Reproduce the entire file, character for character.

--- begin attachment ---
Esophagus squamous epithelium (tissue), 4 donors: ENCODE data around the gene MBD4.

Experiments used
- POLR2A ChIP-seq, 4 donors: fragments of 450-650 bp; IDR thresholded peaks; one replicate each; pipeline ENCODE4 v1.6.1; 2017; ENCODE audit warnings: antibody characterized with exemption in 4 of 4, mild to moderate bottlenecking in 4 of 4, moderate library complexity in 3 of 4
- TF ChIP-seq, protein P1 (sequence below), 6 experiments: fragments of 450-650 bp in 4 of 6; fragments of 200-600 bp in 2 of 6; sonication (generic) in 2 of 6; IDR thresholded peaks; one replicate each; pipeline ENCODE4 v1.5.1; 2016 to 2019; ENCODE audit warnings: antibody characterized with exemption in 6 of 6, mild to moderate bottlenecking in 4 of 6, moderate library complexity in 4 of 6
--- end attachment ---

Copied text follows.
Esophagus squamous epithelium (tissue), 4 donors: ENCODE data around the gene MBD4.

Experiments used
- POLR2A ChIP-seq, 4 donors: fragments of 450-650 bp; IDR thresholded peaks; one replicate each; pipeline ENCODE4 v1.6.1; 2017; ENCODE audit warnings: antibody characterized with exemption in 4 of 4, mild to moderate bottlenecking in 4 of 4, moderate library complexity in 3 of 4
- TF ChIP-seq, protein P1 (sequence below), 6 experiments: fragments of 450-650 bp in 4 of 6; fragments of 200-600 bp in 2 of 6; sonication (generic) in 2 of 6; IDR thresholded peaks; one replicate each; pipeline ENCODE4 v1.5.1; 2016 to 2019; ENCODE audit warnings: antibody characterized with exemption in 6 of 6, mild to moderate bottlenecking in 4 of 6, moderate library complexity in 4 of 6